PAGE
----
By Christophe Collet, CEO, Locala
Our industry has tried to practice the mantra “Think Global, Act Local” for decades, but the ongoing digital revolution has reshaped the way we do business so much that it’s more and more possible to accomplish. The real-time, instant connectivity of the current digital age has already made conducting business across borders and time zones much more frictionless. Then Covid struck and everyone, regardless of time zone or geography, retreated to their homes and reshaped local business dynamics to look and feel much more like a global one. With the advent of Zoom Culture, multinational companies are now in a position to strengthen ties across the world.
As a French entrepreneur who launched his company in Paris and has expanded it to many far corners including across Europe, Canada, the U.S. and Latin America, I am a firm believer that international growth must not sacrifice a common “esprit de corps” that glues the entire enterprise together. In fact, I would go one step further and assert that a distinct culture that crosses borders is essential to successful and sustainable growth.
But what about all those pesky cultural differences that need to be accounted for? Sure, there are obviously plenty of differences among countries and nationalities, but I would say that in this era of social media and other border-busting media channels, there are a growing number of cultural touchstones that are shared by people all over the world, forging a more common context for collaboration and understanding. The global buzz over Netflix’s “Squid Game” is an example of how sensibilities are melding in this borderless cultural world. And with the advent of Web3 and the Metaverse, those opportunities for fusing local cultures into one global culture in a corporate context will grow.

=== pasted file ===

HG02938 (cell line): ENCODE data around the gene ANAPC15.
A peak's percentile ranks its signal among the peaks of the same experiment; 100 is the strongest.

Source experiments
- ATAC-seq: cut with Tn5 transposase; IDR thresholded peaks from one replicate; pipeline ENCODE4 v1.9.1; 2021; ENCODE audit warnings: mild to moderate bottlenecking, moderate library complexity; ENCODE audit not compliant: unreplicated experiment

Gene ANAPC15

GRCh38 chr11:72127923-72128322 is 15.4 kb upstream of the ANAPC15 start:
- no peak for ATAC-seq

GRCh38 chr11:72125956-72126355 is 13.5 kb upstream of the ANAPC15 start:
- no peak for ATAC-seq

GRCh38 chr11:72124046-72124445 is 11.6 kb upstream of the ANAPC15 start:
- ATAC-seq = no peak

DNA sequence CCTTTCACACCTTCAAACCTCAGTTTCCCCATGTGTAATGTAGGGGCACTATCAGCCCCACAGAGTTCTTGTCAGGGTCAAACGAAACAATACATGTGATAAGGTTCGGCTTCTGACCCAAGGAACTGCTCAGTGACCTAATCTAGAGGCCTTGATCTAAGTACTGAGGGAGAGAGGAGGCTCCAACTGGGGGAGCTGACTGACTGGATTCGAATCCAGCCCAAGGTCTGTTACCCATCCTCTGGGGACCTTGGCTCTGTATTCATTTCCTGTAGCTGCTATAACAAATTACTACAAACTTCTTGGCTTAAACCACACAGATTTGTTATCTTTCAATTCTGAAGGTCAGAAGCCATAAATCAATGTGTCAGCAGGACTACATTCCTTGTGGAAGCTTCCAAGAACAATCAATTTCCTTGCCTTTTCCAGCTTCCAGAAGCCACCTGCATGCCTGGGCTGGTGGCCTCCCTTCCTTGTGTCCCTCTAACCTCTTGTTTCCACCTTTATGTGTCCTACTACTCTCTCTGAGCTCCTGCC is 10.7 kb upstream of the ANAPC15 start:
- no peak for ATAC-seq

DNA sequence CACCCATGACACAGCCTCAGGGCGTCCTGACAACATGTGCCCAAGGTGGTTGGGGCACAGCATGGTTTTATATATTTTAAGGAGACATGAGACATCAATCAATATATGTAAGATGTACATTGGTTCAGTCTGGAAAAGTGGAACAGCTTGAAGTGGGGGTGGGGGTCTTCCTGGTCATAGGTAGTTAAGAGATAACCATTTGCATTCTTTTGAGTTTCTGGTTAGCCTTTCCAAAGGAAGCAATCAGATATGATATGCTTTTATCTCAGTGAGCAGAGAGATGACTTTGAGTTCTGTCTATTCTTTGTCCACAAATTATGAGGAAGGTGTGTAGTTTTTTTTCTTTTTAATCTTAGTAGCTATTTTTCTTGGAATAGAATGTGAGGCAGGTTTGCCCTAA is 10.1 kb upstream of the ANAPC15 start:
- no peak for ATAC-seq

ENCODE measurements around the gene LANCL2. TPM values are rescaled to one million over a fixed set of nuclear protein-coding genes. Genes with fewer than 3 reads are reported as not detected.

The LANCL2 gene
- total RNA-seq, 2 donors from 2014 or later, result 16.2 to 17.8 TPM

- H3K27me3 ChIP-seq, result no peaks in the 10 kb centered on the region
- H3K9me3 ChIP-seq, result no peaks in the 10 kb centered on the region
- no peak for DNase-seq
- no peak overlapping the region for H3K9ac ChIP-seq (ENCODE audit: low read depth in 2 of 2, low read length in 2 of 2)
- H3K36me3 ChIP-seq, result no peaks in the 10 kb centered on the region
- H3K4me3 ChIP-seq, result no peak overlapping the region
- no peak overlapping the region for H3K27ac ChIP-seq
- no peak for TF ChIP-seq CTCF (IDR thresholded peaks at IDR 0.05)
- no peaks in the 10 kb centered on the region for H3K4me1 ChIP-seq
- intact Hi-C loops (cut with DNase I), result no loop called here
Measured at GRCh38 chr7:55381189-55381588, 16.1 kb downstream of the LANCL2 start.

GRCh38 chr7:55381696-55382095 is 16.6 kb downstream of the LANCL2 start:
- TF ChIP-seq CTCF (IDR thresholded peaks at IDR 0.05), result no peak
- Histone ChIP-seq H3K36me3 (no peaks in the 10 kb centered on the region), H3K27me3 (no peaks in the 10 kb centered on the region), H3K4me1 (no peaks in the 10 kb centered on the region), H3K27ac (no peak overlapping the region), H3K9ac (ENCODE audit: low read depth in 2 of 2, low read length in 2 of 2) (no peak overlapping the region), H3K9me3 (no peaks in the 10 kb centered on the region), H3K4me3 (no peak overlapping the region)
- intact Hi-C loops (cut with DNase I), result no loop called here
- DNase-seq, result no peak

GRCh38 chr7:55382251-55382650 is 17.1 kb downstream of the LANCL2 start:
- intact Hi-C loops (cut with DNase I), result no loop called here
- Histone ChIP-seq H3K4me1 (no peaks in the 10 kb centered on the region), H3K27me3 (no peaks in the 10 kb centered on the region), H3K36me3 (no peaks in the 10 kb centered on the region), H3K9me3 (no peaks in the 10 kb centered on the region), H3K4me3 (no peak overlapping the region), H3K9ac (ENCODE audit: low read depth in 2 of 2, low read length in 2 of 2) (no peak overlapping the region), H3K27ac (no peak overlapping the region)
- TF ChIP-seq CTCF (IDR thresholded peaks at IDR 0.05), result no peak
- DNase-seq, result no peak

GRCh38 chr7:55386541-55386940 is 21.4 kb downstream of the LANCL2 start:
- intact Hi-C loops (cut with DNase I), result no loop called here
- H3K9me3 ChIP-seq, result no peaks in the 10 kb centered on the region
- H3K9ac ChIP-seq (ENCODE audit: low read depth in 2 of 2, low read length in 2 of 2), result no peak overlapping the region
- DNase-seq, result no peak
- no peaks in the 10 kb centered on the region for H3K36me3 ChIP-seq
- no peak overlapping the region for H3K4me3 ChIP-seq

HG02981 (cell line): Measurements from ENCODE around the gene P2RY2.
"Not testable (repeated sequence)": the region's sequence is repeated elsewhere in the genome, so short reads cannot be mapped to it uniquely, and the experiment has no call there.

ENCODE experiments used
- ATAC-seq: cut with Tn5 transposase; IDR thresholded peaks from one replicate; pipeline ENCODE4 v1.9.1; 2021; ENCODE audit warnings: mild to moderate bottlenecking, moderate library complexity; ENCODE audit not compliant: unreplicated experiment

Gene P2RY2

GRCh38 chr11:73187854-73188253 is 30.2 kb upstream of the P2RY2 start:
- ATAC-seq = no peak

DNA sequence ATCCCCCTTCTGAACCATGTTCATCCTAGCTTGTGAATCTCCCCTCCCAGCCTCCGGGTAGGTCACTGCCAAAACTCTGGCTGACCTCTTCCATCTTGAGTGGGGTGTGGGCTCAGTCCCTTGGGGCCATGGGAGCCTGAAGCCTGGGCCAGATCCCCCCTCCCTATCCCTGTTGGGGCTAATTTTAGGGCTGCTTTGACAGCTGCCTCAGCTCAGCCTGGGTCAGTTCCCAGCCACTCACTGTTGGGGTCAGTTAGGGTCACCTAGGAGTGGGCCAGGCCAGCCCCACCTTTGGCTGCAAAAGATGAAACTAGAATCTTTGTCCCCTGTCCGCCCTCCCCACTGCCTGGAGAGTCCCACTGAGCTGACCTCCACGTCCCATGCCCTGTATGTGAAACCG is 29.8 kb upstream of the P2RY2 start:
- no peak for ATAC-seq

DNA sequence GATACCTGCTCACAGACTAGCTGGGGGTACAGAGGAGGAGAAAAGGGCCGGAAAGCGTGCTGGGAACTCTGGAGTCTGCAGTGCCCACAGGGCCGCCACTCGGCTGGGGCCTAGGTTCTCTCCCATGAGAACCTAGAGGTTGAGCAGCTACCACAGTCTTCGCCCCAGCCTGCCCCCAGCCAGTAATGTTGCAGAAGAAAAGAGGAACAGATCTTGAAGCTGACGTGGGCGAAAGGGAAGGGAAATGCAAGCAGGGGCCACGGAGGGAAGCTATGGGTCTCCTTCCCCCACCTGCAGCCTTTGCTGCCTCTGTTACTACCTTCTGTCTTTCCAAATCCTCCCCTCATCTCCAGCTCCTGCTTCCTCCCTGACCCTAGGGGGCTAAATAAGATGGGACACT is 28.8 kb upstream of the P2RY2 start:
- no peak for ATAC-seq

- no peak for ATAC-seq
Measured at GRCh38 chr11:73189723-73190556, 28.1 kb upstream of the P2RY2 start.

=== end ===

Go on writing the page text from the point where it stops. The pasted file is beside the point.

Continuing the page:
Besides relying on easy access to shared cultural content, building a common culture must also have the human touch. If you are a CEO who wants to build a global culture, then you need to hop on a plane and make sure you become a roving global ambassador for your brand’s values in all of your key markets. If you are based in Europe and you want to be an impact player in APAC, then perhaps a tenure in Singapore or Tokyo may be in order. Instead of hiring a local through a headhunter on the ground to run that territory—the traditional way that companies go about global expansion–might it be better to go there yourself, immerse yourself in the local business community, and then learn and build out the local team from the ground up and not from your HQ corner office in Paris or London?
If you are a founder/CEO who is willing to go that extra yard, your effort and dedication will pay off. But to truly succeed, you will also need to lead more by listening rather than talking. This local immersion can only be of benefit if you walk into these local markets with your antennae up for the smorgasbord of signals that will help you get a sense of the cultural and work differences there. Don’t make the mistake of arrogance. Operate from the mindset that you don’t know what you don’t know about any given market. Then be a human sponge that will inform the vision you shape.
All successful companies are driven by bedrock values; so as a CEO/Founder on the ground in a new market, you can rely on those values as your North Star that can be adapted to and shaped by the local culture in a way that strengthens the original values, not compromise it. Having a corporate DNA that crosses borders while maintaining unwavering respect for geographic differences in business practices and regulations is the winning formula to multinational growth.